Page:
different way than any of the sample randomization schemes do.

`dim`>>=

`SampleDimension()` follows the same approach as the corresponding
method in `SobolSampler`, creating the appropriate randomizer before
calling `SobolSample()`.

Padded 2D samples are generated starting with a similar permutation of sample indices.

Randomization also parallels the 1D case; again, bits from `hash` are
used both for the random permutation of sample indices and for
sample randomization.

For this sampler, pixel samples are generated in the same manner as all
other 2D samples, so the sample generation request is forwarded on to
`Get2D()`.

### 8.7.6 Blue Noise Sobol’ Sampler

`ZSobolSampler` is a third sampler based on the Sobol’ sequence. It
is also based on padding 1D and 2D Sobol’ samples, but uses sample indices in a
way that leads to a blue noise distribution of sample values. This tends to
push error to higher frequencies, which in turn makes it appear more visually
pleasing. Figure 8.38 compares a scene rendered with the
`PaddedSobolSampler` and the `ZSobolSampler`; both have essentially the
same MSE, but the one rendered using `ZSobolSampler` looks better to
most human observers. This `Sampler` is the default one used by `pbrt` if no sampler is specified in the scene description.

`PaddedSobolSampler`. (b) Rendered with the

`ZSobolSampler`. Both images are rendered using 1 sample per pixel and have the same overall error, but the second image looks much better thanks to a blue noise distribution of error.

*(Dragon model courtesy of the Stanford Computer Graphics Laboratory.)*

`sampleIndex`>>

`sampleIndex`>>

`permutations`>>

`mortonIndex`>>

`p`to use for

`digit`>>

This sampler generates blue noise samples by taking advantage of the properties of -sequences. To understand the idea behind its implementation, first consider rendering a two-pixel image using 16 samples per pixel where a set of 2D samples are used for area light source sampling in each pixel. If the first 16 samples from a -sequence are used for the first pixel and the next 16 for the second, then not only will each pixel individually use well-stratified samples, but the set of all 32 samples will collectively be well stratified thanks to the stratification of -sequences over elementary intervals (Section 8.7.1). Consequently, the samples used in each pixel will generally be in different locations than in the other pixel, which is precisely the sample decorrelation exhibited by blue noise. (See Figure 8.39.)

More generally, if all the pixels in an image take different power-of-2 aligned and sized segments of samples from a single large set of Sobol’ samples in a way that nearby pixels generally take adjacent segments, then the distribution of samples across the entire image will be such that pixels generally use different sample values than their neighbors. Allocating segments of samples in scanline order would give good distributions along scanlines, but it would not do much from scanline to scanline. The Morton curve, which was introduced earlier in Section 7.3.3 in the context of linear bounding volume hierarchies, gives a better mechanism for this task: if we compute the Morton code for each pixel and then use that to determine the pixel’s starting index into the full set of Sobol’ samples, then nearby pixels—those that are nearby in both and —will tend to use nearby segments of the samples. This idea is illustrated in Figure 8.40.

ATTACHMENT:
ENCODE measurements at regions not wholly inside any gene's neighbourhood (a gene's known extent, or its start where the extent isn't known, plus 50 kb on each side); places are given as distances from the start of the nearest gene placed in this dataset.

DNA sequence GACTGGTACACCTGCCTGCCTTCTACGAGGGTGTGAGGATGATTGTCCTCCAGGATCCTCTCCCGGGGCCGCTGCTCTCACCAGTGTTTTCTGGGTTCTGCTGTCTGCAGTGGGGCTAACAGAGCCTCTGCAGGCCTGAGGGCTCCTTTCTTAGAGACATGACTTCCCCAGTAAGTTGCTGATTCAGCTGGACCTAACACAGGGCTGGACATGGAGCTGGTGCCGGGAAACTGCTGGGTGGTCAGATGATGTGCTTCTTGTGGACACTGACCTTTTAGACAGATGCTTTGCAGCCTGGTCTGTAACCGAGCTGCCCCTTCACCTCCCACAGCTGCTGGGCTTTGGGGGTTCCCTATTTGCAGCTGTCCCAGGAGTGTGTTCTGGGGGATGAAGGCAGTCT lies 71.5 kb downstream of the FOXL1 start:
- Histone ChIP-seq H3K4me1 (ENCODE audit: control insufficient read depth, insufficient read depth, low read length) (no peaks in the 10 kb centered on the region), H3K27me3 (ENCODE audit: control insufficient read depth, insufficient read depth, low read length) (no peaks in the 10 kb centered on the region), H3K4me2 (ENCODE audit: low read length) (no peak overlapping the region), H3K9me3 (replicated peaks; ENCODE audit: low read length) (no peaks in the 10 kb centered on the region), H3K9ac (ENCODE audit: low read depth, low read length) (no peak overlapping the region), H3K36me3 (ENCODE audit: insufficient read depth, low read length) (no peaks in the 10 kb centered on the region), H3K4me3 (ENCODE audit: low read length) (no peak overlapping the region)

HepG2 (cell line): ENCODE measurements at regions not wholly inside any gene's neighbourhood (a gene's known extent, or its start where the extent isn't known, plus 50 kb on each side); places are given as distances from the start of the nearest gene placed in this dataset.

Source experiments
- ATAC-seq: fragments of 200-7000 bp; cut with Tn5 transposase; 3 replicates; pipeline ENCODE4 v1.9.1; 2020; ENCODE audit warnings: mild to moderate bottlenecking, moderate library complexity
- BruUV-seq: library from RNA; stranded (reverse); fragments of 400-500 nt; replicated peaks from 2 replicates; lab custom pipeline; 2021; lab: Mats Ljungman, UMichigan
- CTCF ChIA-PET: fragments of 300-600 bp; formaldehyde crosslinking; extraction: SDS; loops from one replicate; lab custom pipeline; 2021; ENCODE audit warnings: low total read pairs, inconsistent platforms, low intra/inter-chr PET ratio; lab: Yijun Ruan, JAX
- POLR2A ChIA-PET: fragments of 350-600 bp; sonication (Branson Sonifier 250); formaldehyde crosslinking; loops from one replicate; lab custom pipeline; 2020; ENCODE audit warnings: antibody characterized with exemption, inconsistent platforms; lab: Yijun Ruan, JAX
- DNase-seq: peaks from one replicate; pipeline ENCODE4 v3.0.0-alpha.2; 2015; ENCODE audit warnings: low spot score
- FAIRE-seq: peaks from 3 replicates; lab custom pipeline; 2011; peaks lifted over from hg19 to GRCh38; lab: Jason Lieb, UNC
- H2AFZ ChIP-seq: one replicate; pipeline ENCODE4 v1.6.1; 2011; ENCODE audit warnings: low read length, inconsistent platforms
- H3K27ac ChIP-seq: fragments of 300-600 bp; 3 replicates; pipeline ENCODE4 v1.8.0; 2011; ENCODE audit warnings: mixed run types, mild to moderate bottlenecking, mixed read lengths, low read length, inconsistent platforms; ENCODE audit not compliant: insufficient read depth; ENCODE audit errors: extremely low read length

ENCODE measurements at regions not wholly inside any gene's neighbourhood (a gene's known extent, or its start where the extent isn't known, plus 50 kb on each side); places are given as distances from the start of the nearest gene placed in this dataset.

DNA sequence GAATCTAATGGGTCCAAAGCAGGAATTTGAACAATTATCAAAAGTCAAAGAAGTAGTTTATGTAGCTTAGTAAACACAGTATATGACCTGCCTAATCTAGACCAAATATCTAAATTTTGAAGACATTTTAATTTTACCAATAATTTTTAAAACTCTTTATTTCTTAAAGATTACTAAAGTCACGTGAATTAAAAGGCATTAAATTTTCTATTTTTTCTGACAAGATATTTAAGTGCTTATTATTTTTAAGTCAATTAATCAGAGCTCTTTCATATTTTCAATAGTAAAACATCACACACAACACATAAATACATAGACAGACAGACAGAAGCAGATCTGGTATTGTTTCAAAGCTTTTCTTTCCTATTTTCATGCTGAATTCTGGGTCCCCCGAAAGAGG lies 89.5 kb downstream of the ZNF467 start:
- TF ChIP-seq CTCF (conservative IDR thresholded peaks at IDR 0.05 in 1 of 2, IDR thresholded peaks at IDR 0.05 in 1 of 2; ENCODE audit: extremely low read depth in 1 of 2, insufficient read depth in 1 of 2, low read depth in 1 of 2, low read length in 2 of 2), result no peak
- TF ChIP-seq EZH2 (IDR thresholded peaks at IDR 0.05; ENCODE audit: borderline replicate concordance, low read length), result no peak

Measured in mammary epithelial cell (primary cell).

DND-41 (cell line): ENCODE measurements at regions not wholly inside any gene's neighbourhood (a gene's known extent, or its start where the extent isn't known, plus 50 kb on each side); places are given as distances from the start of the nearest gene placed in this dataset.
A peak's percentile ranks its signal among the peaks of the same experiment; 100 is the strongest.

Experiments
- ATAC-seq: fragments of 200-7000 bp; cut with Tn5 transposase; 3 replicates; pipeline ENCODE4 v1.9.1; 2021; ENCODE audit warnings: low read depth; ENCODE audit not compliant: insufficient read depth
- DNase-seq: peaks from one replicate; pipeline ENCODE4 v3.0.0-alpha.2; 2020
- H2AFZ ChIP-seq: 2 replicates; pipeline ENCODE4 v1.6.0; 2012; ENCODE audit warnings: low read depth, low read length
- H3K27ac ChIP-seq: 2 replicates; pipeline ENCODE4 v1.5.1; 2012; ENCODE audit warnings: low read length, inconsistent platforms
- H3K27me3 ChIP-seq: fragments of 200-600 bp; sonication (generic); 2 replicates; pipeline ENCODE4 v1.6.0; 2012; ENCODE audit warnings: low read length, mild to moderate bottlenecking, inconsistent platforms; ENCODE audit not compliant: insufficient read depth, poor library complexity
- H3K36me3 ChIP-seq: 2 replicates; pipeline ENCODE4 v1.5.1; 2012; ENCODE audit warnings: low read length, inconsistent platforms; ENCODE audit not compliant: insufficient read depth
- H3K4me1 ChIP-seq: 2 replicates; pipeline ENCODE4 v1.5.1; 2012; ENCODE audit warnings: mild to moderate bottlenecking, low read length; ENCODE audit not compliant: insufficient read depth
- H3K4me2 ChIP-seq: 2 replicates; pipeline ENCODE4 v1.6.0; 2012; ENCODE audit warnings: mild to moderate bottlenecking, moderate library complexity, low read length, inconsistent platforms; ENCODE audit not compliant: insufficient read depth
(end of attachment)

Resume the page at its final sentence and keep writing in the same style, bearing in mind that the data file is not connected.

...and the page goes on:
*(Dragon model courtesy of the Stanford Computer Graphics Laboratory.)*

Used directly in this manner, the Morton curve can lead to visible structure in the image; see Figure 8.41, where samples were allocated in that way. This issue can be addressed with a random permutation of the Morton indices interpreted as base-4 numbers, which effectively groups pairs of one bit from and one bit from in the Morton index into single base-4 digits. Randomly permuting these digits still maintains much of the spatial coherence of the Morton curve; see Figure 8.42 for an illustration of the permutation approach. Figure 8.38(b) shows the resulting improvement in a rendered image.

A second problem with the approach as described so far is that it does not randomize the order of sample indices within a pixel, as is necessary for padding samples across different dimensions. This shortcoming can be addressed by appending the bits of the sample index within a pixel to the pixel’s Morton code and then including those in the index randomization as well.

In addition to the usual configuration parameters, the `ZSobolSampler`
constructor also stores the base-2 logarithm of the number of samples per
pixel as well as the number of base-4 digits in the full extended Morton
index that includes the sample index.

The `StartPixelSample()` method’s main task is to construct the
initial unpermuted sample index by computing the pixel’s Morton code and
then appending the sample index, using a left shift to make space for it.
This value is stored in `mortonIndex`.

Sample generation is similar to the `PaddedSobolSampler` with the
exception that the index of the sample is found with a call to the
`GetSampleIndex()` method (shown next), which randomizes
`mortonIndex`. The <<Generate 1D Sobol sample at
`sampleIndex`>> fragment then calls `SobolSample()` to generate the
`sampleIndex`th sample using the appropriate randomizer. It is
otherwise effectively the same as the
`PaddedSobolSampler::SampleDimension()` method, so its implementation
is not included here.

`sampleIndex`>>

2D samples are generated in a similar manner, using the first two Sobol’
sequence dimensions and a sample index returned by
`GetSampleIndex()`. Here as well, the fragment that dispatches calls
to `SobolSample()` corresponding to the chosen randomization scheme is